Lorenzo drew a bill of exchange in the amount of P100,000.00 payable to Barbara or order, with his wife, Diana, as drawee. At the time the bill was drawn, Diana was unaware that Barbara is Lorenzo’s paramour. Barbara then negotiated the bill to her sister, Elena, who paid for it for value, and who did not know who Lorenzo was. On due date, Elena presented the bill to Diana for payment, but the latter promptly dishonored the instrument because, by then, Diana had already learned of her husband’s dalliance.
a. Was the bill lawfully dishonored by Diana? Explain.
b. Does the illicit cause or consideration adversely affect the negotiability of the bill? Explain.
a. No. Illegal consideration is merely a personal defense which cannot be raised against a holder in due course. In this case, Elena is a holder in due course because she received the instrument for value and without notice of any defect in the title of the person negotiating the instrument. Diana therefore cannot refuse to accept the instrument by reason of illegal consideration because it is merely a personal defense which cannot be raised against a holder in due course. The bill was not lawfully dishonored by Diana. Elena, to whom the instrument was negotiated, was a holder in due course inasmuch as she paid value therefore in good faith.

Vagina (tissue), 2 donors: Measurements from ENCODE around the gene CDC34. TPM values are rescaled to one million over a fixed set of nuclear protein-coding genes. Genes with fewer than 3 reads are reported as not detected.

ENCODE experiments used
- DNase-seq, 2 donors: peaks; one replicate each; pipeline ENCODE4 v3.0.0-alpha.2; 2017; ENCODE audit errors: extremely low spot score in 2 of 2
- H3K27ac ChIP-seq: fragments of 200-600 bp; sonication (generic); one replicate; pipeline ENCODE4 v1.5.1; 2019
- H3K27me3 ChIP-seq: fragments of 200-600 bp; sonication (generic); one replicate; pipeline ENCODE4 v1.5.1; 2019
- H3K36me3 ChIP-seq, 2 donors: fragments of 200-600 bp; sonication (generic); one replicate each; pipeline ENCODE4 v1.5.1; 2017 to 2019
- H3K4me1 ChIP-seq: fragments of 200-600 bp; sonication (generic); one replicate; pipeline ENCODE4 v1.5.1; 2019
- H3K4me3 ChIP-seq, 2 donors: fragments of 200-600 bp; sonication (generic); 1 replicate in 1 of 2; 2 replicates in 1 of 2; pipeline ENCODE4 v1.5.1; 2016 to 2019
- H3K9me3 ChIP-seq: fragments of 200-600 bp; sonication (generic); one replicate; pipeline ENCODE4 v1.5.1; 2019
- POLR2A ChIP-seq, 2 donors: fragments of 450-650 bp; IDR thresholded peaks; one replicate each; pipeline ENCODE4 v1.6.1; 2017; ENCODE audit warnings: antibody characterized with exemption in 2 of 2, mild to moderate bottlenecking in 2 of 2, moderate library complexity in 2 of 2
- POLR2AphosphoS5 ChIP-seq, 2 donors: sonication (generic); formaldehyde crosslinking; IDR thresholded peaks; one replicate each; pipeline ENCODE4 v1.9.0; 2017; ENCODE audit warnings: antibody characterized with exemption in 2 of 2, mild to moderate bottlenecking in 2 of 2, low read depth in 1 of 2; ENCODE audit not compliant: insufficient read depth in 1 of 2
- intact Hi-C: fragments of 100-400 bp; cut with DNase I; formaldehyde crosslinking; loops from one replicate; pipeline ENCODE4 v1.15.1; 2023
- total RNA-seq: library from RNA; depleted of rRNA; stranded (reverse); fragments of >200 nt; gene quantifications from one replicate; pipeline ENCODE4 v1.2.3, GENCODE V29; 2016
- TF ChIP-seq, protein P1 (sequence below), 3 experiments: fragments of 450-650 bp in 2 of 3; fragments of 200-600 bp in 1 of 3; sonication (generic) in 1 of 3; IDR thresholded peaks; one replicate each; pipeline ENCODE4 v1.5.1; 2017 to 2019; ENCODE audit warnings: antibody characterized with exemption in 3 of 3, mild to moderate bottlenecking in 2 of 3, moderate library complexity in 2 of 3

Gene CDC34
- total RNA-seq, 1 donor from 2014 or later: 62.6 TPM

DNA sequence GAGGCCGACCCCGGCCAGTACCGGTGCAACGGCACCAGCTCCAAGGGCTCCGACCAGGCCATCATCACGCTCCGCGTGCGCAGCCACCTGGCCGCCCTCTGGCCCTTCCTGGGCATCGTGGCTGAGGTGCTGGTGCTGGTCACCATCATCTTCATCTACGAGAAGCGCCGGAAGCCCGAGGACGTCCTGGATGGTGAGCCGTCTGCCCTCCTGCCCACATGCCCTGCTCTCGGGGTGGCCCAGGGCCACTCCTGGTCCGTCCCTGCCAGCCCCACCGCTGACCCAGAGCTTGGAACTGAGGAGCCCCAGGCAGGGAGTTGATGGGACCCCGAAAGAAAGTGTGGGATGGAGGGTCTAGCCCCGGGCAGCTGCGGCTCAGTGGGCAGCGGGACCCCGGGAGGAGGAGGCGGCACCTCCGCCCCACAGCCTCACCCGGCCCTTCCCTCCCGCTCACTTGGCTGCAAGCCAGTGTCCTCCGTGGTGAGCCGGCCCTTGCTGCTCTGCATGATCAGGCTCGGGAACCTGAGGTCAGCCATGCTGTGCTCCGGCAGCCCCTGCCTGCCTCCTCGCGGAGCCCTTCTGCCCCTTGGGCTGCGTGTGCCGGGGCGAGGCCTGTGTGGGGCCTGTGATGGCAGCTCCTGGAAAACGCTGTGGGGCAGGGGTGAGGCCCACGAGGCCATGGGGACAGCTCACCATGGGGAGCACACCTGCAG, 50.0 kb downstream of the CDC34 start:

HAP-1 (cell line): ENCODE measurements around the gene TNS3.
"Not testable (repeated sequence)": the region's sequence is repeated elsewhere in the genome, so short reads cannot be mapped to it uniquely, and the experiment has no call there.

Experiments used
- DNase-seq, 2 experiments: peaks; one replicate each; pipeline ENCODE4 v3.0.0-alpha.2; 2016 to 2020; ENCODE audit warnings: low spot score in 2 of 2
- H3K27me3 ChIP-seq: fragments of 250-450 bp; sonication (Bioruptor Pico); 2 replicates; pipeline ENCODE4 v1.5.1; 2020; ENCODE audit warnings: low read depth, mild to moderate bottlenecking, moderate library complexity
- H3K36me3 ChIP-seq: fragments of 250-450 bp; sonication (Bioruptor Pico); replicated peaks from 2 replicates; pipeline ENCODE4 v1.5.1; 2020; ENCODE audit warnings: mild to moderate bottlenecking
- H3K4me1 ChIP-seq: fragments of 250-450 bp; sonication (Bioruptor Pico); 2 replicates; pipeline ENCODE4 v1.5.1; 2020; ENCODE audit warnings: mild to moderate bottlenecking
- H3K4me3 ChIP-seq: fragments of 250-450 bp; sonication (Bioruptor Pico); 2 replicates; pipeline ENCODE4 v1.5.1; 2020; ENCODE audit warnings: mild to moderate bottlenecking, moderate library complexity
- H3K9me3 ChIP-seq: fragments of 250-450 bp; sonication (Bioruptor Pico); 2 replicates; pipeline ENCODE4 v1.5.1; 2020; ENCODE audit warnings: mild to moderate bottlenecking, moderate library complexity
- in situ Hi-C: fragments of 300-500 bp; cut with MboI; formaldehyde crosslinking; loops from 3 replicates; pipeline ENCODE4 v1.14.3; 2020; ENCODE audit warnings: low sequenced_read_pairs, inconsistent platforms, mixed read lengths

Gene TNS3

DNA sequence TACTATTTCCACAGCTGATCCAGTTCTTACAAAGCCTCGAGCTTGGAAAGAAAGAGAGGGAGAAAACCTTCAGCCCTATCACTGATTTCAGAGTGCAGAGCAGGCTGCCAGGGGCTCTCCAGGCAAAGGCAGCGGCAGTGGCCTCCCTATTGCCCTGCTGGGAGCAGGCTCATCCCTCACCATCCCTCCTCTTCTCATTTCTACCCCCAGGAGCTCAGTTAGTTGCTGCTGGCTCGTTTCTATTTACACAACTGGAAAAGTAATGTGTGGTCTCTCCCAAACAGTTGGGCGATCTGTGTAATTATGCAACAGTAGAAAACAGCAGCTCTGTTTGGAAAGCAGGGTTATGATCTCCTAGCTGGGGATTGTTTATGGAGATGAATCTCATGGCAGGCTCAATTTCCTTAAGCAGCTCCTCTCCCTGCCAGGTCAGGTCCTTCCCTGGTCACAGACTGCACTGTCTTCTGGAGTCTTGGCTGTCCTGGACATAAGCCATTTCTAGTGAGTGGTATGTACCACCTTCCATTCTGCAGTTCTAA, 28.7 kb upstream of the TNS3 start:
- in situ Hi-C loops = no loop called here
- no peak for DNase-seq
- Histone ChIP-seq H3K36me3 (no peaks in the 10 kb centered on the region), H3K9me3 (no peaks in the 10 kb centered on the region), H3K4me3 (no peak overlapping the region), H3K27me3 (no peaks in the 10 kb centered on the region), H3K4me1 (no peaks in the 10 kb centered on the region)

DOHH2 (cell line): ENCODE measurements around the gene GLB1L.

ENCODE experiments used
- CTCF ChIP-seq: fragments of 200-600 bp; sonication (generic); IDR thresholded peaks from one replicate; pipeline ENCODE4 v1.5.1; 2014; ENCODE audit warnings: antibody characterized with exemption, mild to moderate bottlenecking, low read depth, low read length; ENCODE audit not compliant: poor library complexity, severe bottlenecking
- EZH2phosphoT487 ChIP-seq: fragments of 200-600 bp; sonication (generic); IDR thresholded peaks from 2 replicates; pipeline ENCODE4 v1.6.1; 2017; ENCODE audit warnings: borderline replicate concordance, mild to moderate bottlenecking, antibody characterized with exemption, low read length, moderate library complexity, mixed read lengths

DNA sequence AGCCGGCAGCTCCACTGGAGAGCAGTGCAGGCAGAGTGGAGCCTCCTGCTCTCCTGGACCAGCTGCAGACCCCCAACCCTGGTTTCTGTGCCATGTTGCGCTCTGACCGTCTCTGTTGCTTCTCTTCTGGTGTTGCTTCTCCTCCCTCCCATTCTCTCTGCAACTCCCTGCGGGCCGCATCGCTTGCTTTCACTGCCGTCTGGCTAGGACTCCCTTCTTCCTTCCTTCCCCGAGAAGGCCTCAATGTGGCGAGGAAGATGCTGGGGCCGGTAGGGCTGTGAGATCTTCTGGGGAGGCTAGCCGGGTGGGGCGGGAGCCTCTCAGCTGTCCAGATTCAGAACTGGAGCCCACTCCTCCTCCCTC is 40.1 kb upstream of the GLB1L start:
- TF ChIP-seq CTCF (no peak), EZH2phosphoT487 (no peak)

b. No, illegal consideration does not affect the negotiability of the instrument. Under the Negotiable Instruments law there are only two ways by which the negotiable character of the instrument can be terminated and this is by restrictively indorsing the instrument or by discharge through payment or otherwise. Illegal consideration is not one of the means of destroying the negotiable character of the instrument. (2009 Bar Question)